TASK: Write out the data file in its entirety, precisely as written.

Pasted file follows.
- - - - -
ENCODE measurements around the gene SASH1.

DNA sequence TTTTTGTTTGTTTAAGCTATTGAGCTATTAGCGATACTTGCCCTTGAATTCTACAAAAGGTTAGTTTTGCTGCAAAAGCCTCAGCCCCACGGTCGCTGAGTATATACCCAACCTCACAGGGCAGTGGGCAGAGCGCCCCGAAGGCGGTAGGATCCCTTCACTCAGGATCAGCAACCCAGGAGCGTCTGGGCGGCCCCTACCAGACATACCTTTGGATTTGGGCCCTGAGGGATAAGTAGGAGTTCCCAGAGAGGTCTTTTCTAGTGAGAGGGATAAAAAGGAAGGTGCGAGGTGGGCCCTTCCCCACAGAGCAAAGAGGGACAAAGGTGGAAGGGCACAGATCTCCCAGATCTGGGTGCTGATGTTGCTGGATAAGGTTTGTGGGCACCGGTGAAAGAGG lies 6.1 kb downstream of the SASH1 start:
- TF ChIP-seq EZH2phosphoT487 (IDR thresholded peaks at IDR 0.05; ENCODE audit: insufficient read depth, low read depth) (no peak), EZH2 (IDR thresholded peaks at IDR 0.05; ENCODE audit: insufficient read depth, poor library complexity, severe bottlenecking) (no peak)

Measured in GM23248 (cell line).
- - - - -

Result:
ENCODE measurements around the gene SASH1.

DNA sequence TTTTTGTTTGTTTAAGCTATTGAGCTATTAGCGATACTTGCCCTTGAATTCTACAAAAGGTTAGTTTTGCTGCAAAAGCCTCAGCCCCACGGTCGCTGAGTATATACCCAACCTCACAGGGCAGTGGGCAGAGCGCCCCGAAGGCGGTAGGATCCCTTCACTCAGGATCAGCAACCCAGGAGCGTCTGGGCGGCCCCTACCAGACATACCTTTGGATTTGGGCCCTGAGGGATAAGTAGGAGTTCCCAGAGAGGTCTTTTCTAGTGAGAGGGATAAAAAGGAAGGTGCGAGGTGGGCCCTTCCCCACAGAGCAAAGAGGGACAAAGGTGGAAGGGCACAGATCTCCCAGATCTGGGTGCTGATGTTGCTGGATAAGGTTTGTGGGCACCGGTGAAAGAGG lies 6.1 kb downstream of the SASH1 start:
- TF ChIP-seq EZH2phosphoT487 (IDR thresholded peaks at IDR 0.05; ENCODE audit: insufficient read depth, low read depth) (no peak), EZH2 (IDR thresholded peaks at IDR 0.05; ENCODE audit: insufficient read depth, poor library complexity, severe bottlenecking) (no peak)

Measured in GM23248 (cell line).